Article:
Volunteers are sewing homemade face masks, but are they effective?
TORONTO -- As the COVID-19 pandemic worsens, health-care systems around the world have sounded the alarm over shortages of personal protective equipment, such as N95 masks and surgical face masks, for their frontline staff.
In the U.S., health-care providers, such as Dartmouth-Hitchcock Medical Center in New Hampshire and Providence St. Joseph’s Health in Seattle, Wash., have created kits with special fabric and elastic loops in them to distribute to volunteers willing to sew face masks for doctors and nurses.
Companies have also responded to the call for more masks with the U.S. craft store chain Joann Stores repurposing 800 retail locations as places for up to 10 volunteers to gather at a time, to use its sewing machines and supplies to make hospital gowns and masks.
In Canada, the Michael Garron Hospital in Toronto has organized a personal protective equipment drive to encourage businesses and individuals with those supplies to donate them to health-care workers across the country.
In response to news of face mask shortages around the world, various do-it-yourself tutorials have appeared online. In fact, officials at Deaconess Health System in Indiana shared a video with instructions on how to sew a cotton fabric face mask which has since racked up nearly a million views on YouTube.
The face masks featured in the Deaconess Health System’s video and other tutorials circulating online resemble basic surgical masks that doctors and nurses typically use when treating patients.
These types of face masks aren’t considered as protective as the more in-demand N-95 respirators, which fit closely to the face and can filter out 95 per cent of very small airborne particles, including viruses and bacteria. The World Health Organization (WHO) recommends these masks, or masks of an equivalent standard, for health-care workers caring for COVID-19 patients.
What should homemade masks be used for?
Dr. Abdu Sharkawy, an infectious diseases specialist, said he doesn’t think that most of Canada’s health-care institutions are in a “dire situation” in terms of shortages of N-95 masks. However, he said that may be a problem in some of the country’s urgent care and family medical clinics.
The federal government said they have secured millions more masks for health-care workers in the country, while other industries, such as educational institutions and dental facilities, have been asked to turn over their supplies.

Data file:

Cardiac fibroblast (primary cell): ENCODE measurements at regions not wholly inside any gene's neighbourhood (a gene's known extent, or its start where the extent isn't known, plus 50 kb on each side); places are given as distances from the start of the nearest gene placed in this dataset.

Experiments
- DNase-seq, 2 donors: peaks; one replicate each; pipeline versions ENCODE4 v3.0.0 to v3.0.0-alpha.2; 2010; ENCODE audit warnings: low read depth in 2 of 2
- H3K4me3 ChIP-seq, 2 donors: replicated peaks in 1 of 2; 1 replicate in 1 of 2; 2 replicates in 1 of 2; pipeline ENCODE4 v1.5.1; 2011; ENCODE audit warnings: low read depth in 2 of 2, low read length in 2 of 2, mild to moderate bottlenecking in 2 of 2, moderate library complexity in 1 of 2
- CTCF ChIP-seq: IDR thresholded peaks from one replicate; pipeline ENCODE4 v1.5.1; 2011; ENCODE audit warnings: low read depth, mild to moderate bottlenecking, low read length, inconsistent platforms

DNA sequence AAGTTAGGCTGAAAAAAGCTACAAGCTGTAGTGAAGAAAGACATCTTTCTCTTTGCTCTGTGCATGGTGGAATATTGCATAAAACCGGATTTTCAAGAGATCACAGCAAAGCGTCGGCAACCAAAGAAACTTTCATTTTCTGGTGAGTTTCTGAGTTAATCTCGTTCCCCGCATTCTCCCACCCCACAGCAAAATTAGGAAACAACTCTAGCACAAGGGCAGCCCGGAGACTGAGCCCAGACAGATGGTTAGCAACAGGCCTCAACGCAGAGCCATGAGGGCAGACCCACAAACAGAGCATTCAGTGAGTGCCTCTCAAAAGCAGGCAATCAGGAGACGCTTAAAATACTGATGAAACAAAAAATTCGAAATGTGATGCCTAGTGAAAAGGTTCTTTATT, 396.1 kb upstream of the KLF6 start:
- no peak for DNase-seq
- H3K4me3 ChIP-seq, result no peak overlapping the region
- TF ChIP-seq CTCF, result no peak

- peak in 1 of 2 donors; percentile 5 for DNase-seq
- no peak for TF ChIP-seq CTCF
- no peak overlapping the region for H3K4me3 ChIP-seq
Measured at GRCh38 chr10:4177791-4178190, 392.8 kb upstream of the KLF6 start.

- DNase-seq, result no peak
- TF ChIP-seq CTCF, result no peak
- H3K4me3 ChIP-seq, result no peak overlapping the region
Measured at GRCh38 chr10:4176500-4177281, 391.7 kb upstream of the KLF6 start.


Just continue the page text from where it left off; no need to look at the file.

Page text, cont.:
While Sharkawy said there may not be a use for homemade masks in the country’s hospitals just yet, he said they can be used in the home, especially by people who are caring for someone with COVID-19.
“If we’re talking about people who are looking after elderly parents or elderly people as personal support workers and you need a mask and you can't get one, there are lots of different ways that you can make your own mask,” he told CTV’s Chief News Anchor and Senior Editor Lisa LaFlamme on Monday.
Are homemade masks effective?
While he doesn’t recommend them for doctors and nurses working directly with COVID-19 patients, Sharkawy said homemade face masks can offer some protection against the virus. He said homemade face masks can be made using cotton or even an anti-microbial pillowcase.
“You can use pretty much anything that is going to withstand a little bit of moisture and be rewashed,” he said.
In the U.S., the Centers for Disease Control and Prevention (CDC) has issued guidance on homemade face masks for health-care personnel in the event there is a shortage of supplies.
“In settings where face masks are not available, HCP (health-care personnel) might use homemade masks (e.g., bandana, scarf) for care of patients with COVID-19 as a last resort,” the government agency stated.
However, the CDC cautioned that homemade masks shouldn’t be considered personal protective equipment since their capability to protect workers from COVID-19 is “unknown.”
Ideally, health-care workers should only use homemade face masks in combination with a “face shield that covers the entire front (that extends to the chin or below) and sides of the face,” according to the CDC.
Sharkawy stressed that people shouldn’t consider wearing a homemade face mask as a substitute for regularly washing their hands and other preventative measures, such as physical distancing and not touching their face.
With files from The Associated Press